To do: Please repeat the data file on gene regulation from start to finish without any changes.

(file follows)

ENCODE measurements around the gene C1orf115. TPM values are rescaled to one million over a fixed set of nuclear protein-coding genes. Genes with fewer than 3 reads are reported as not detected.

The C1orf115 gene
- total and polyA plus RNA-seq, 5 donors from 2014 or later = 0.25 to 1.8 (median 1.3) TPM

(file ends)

ENCODE measurements around the gene C1orf115. TPM values are rescaled to one million over a fixed set of nuclear protein-coding genes. Genes with fewer than 3 reads are reported as not detected.

The C1orf115 gene
- total and polyA plus RNA-seq, 5 donors from 2014 or later = 0.25 to 1.8 (median 1.3) TPM